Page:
Personal branding is the same as corporate branding

by Tony Fannin, President, BE Branded

I recently ran across an article by Guy Kawasaki (one of Apple’s first official Ambassadors). The article is about personal branding, which has become a topic that is gaining more and more interest. With pop stars, sports stars, and movie stars all trying to make themselves unique, we “ordinary” folk are doing the same. We are trying to separate ourselves from the herd in our careers, our social lives, and even when we’re trying to look for a mate. Some of his observations hold true when it comes to branding a company. The same objective remains – to make your company unique and meaningful to your audience, someone worth remembering and following. Here are Guy Kawasaki’s main points:

• Make meaning, not money – He believes that a person should stand for something beyond just trying to make a boat load of money. He says all you’ll end up doing is attracting the wrong kind of people. Guy says you need to align all of your actions with your long-term goals. This translates perfectly into a company application. Brand is who you are beyond making money. A company needs to act according to how they want to make the world a better place and their long-term goals. Don’t be hopping from one fad to another.

• Make a mantra – Guy states that for a personal brand you need to state in three words or less what you are all about. A mission statement is not what he means. Make a mantra. What do you stand for in it’s simplest terms? Same goes for a brand. In fact, that is what a brand is. A very short statement of what you stand for beyond making the “stuff” or money.

• Polarize people – He advises that being a “jack of all trades” or being a generalist is not how you stand out. All this means is you are not good at anything. Guy says you need to be great for some people rather than trying to please everyone. Don’t be afraid to have people strongly for or against you. Generating a strong reaction lets you know that you do stand for something and that you are great at it. It’s been said that you aren’t doing something right unless you’re pissing someone off. This doesn’t mean being a jerk. It means don’t try to appeal to everyone or you’ll end up being mediocre. Same goes for a corporate brand. Often, you serving one core group great, you’ll end up polarizing another group, and you’ll also gain new converts because of your conviction. Your core group will love you and your brand for it. They will, in turn, become your ambassadors and spread your brand gospel.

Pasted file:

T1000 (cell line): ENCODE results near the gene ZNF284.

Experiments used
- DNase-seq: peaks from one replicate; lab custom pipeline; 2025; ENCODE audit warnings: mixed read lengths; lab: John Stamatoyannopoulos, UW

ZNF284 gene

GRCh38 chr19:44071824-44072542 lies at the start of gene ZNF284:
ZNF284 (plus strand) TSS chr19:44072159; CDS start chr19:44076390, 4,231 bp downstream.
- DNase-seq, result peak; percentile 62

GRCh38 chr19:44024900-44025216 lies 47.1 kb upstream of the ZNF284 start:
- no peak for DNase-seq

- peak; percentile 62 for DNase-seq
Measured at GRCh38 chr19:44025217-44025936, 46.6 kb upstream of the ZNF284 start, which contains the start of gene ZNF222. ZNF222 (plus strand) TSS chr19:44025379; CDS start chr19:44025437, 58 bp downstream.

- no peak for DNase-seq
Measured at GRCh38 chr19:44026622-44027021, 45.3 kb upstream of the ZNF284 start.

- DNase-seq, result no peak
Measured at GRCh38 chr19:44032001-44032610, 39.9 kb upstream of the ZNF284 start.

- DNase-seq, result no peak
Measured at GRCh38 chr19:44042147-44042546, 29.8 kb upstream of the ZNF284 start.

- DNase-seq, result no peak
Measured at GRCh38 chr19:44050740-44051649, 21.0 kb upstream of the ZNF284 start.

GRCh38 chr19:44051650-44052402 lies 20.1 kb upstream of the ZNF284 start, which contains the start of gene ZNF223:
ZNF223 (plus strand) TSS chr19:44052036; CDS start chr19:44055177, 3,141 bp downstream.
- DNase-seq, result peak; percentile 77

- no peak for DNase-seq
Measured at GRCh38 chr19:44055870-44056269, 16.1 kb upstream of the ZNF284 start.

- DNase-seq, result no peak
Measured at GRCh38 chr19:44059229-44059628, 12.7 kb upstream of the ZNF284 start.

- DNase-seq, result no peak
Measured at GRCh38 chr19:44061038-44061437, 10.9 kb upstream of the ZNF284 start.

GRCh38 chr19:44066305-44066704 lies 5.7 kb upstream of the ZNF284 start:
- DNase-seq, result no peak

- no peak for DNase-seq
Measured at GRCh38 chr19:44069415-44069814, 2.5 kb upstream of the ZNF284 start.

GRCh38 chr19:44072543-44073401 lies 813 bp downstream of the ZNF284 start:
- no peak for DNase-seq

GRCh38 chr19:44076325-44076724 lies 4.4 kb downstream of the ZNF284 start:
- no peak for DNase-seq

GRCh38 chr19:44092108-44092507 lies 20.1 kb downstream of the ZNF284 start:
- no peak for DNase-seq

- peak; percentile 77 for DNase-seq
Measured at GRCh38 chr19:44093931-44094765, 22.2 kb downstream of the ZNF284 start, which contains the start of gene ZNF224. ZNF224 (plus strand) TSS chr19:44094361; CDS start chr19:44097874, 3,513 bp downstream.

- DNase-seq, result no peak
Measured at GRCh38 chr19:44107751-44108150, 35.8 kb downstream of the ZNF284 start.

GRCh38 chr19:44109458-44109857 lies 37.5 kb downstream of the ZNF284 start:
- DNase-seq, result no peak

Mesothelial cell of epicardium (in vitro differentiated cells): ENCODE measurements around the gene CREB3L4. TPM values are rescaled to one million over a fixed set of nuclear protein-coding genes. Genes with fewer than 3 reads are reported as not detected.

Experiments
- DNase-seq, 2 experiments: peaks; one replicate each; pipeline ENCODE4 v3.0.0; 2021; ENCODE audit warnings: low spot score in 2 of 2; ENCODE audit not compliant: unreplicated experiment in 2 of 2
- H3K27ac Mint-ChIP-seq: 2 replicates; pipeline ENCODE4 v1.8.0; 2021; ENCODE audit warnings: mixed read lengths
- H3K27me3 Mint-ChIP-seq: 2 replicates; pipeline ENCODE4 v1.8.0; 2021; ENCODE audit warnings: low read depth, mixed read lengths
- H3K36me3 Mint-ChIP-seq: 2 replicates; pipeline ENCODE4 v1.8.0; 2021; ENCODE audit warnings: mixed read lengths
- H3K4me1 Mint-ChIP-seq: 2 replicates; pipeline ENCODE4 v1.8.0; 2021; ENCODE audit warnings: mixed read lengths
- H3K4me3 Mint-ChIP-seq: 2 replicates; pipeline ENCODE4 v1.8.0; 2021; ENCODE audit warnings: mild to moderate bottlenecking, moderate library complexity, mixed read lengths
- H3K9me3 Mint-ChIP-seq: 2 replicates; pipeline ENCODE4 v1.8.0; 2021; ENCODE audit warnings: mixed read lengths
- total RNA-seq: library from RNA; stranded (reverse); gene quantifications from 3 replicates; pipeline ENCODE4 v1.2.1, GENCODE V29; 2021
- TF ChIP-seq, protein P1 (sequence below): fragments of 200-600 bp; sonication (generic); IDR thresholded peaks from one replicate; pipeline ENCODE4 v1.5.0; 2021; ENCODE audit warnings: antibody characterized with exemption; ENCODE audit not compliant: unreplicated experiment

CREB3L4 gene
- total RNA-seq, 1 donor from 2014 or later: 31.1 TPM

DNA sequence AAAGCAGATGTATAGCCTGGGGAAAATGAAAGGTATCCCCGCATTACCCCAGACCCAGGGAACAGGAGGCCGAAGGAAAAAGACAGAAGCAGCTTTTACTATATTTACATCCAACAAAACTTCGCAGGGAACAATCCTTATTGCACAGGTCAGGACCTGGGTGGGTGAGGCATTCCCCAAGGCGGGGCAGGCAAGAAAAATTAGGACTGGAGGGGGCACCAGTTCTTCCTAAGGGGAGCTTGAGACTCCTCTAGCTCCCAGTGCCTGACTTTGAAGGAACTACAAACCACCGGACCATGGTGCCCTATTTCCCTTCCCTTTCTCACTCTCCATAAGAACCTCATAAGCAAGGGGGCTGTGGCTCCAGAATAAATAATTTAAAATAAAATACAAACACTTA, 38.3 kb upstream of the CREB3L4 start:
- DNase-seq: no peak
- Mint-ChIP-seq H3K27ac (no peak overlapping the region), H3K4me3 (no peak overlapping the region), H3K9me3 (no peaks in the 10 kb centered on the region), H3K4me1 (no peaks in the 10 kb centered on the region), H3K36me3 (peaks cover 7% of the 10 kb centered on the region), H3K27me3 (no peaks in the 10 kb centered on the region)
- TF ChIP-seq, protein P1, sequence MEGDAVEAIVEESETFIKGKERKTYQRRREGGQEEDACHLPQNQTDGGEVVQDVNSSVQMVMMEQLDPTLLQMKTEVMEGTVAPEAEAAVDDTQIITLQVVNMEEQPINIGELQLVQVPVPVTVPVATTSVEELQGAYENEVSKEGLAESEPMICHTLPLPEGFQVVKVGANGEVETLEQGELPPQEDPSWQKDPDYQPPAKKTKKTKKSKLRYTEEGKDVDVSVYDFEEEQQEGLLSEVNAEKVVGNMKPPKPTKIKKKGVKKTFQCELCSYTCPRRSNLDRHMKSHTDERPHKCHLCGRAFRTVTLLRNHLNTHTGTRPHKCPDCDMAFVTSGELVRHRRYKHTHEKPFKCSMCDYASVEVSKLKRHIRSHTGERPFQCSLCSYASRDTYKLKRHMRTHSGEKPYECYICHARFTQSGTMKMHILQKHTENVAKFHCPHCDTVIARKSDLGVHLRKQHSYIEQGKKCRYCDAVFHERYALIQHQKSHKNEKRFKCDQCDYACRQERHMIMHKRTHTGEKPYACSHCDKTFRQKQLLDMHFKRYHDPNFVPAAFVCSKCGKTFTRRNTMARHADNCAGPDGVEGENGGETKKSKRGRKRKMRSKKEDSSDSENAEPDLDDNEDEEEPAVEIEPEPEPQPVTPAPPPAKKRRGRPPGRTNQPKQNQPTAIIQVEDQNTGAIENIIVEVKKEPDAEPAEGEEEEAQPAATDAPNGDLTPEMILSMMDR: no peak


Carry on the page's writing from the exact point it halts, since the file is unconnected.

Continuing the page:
• Find a few soul mates – No one makes the journey alone. We all need help. Find those who support you and believes in you. Most importantly, find those who will balance you out. Make time for them. Listen to them. Act on their wisdom. This is something companies need to embrace as well. Find the partnerships where your brands are soul mates. Make time for your most loyal customers and listen to them. Few companies can make it alone for very long either.

• Don’t let bozos grind you down – Not everyone is going to like you. Not everyone will agree with you, that’s okay, and that’s life. You need to be true to the core of who you are. Same goes for a company brand. Your brand is not for everyone. Find those who believe in what you stand for and your brand will be priceless to them. They will wait in line for days to get your new product. They will do crazy stunts just to be part of your next campaign. They will dive in front of professional gun fire on your behalf because they believe in what you stand for and what you mean to their lives.

As you see, personal branding is based on the same principles as corporate branding. It’s has less to do about what you do and more about what you stand for. It also means, if you are everything to everyone, you’re really nothing special. And isn’t that one of the things that a great brand is about?

www.bebranded.net
317-797-7226

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About Be Branded

Tony Fannin is of President of BE Branded, an integrated marketing firm who helps clients BE Somebody to their customers. If you aren't somebody, then you are commodity.

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